Wednesday night saw another enlightening Footprint Forum, this time on sustainability in the supply chain and as the leading agency in foodservice we of course were there! Hosted at Innocent’s Fruit Towers it was as ever an informative and enjoyable event. As a big fan of the brand for many years now and with a desk littered with small knitted hats at this time of year, I was keen to hear Innocent’s founder Richard Reed’s take on the issue of sustainability.
However, although Richard was headlining, the support acts were also very interesting with speakers from the Fairtrade Foundation, Wealmoor, Two Tomorrows and the Innocent team. You could be forgiven for being somewhat worried in the light of John Beddington’s quote about the ‘Perfect Storm’ predicting how population growth, limited resources, climate change and increased consumption will culminate in what he describes as a perfect storm come 2030! However, Tim Oliver – AB Sustain had a very good point that you could simply shrug your shoulders and give up at the size of the task we have ahead of us, but that’s not the answer we need! The measures both big and smaller business are making to drive sustainability as a core part of their business model, especially through the supply chain, rather than as an add on, are all helping us to move in the right direction and hopefully avoid the worse possible scenario. For once there seems to be a consensus that it is business’ role to drive this need for sustainability rather than from consumers. Consumers sadly may say they are concerned about sustainability, however their buying patterns don’t always back this up. It is the commercial sectors’ responsibility to make large scale decisions to ensure our future and weald their considerable power for the greater good. It also makes perfect business sense to be sustainable. If you trade in such a way that means that your suppliers are beaten down on price so much that they cannot sustain their livelihood, then you simply won’t have that supply in the future. It is in all our interests to make sustainability not just an issue to be debated (although much is to be said for starting the discussion around these issues) but to embrace sustainability as core to business if we want to have a business tomorrow.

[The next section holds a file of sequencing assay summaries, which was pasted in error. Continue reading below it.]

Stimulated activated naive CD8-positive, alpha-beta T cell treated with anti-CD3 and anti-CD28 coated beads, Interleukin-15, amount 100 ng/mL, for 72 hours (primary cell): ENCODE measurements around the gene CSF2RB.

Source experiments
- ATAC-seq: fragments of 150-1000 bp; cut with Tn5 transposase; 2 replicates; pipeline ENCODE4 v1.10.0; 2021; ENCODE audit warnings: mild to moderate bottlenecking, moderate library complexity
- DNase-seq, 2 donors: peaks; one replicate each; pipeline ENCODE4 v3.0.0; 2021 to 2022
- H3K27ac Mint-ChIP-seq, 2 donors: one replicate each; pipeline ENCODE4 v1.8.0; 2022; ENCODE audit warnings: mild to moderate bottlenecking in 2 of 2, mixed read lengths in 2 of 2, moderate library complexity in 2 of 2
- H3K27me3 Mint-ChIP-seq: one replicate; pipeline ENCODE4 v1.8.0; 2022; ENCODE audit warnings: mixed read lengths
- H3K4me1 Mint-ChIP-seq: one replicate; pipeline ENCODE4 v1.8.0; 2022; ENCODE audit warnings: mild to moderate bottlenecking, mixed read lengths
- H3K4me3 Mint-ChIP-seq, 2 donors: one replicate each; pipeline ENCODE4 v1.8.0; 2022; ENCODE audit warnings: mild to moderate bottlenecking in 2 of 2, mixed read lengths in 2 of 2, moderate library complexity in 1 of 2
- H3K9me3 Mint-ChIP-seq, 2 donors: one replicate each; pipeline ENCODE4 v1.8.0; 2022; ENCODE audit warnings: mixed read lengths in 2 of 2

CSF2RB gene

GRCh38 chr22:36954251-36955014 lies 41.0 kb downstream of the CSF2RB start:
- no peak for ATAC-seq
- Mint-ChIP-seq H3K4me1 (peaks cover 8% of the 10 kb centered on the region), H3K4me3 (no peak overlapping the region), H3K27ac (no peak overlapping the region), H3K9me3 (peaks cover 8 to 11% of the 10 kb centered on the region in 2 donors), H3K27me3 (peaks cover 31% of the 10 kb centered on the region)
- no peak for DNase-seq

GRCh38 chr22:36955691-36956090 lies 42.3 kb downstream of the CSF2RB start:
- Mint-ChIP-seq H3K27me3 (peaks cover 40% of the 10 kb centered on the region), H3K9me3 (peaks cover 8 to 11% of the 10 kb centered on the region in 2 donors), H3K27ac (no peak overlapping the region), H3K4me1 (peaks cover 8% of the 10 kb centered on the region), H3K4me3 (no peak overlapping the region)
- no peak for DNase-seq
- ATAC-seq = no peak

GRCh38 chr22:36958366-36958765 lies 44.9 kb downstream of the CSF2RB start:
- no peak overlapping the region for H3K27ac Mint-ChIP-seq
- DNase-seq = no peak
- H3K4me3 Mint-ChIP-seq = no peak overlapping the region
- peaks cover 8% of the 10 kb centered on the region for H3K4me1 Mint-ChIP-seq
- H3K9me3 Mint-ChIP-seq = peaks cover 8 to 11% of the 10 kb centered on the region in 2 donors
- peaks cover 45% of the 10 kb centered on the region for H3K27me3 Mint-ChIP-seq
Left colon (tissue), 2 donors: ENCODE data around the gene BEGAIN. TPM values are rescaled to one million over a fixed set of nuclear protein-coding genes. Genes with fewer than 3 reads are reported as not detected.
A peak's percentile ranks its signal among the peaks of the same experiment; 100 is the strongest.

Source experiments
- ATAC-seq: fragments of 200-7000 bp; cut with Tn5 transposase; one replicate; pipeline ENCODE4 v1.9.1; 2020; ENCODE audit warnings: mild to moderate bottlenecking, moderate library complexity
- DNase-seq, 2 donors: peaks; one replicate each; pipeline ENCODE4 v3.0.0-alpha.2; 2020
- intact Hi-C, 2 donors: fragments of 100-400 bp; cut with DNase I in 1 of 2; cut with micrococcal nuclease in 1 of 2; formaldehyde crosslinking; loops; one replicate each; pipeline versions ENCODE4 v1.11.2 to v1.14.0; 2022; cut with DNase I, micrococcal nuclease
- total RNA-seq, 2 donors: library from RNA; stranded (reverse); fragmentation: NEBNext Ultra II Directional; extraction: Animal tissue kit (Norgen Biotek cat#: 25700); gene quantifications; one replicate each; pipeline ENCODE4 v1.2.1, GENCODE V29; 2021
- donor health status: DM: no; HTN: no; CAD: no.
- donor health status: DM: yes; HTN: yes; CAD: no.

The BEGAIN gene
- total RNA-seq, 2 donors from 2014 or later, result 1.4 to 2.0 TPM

The case studies from Fairtrade and Innocent (who have their own certification standards) were inspiring as individual projects, but what was most inspiring was the fact that there seems to be a desire and drive to create strong partnerships in business to leverage power and influence. Whether it’s Innocent’s work in Spain with Unilever or Fairtrades work with Nestle in Africa, these show the need for that ‘Sesame Street’ favourite ‘co-operation’. One aspect of cooperation that has the potential to make a huge impact on the understanding of sustainability with consumers is Mark Line’s from Two Tomorrows suggestion that all the certification bodies come together to create one standard which consumers can easily recognise. As one very clear theme that came across is that consumers as a whole are not the driving force for change when it comes to sustainability, especially in times of recession where money is tight and purchasing decisions are driven by more pressing short term concerns. However, the fact that there is confusion over certifications and what they mean does not help the market for sustainable products. Time will tell if the certification boards will take up this challenge.
However, although a very serious and potentially world changing topic the tone of the evening took an upbeat turn as we descended to the basement of Fruit Towers and enjoyed a fabulous steel drum band, evening nibbles and of course Innocent Smoothies, but this time ready to mix with Fairtrade Vodka courtesy of Fair! Richard Reed then took up the reins focusing on Innocent’s commitment to sustainability and positive social impact. As a keen proponent of employee power as opposed to consumer power he made a lot of sense about how again business really can make huge difference. Another interesting view was looking at their products using the FSA Wellness Score and then plotting how good their products are for the planet based on carbon footprint vs. how good they are for people using the wellness score! Interesting! (sadly Quavers did not fare well despite Richard enjoying the odd pack himself!)
Richard also enlightened us on what keeps him awake at night – nightclubs! What Innocent would have been called had it not already been trademarked – naked! And of course how many knitted hats they have made – 1.6 million!
All in all it was a great evening and certainly gave everyone a lot of food for thought and possibly a few hangovers with the Innocent & Fair Vodka cocktails!
For info on Foodservice Footprint visit www.foodservicefootprint.com
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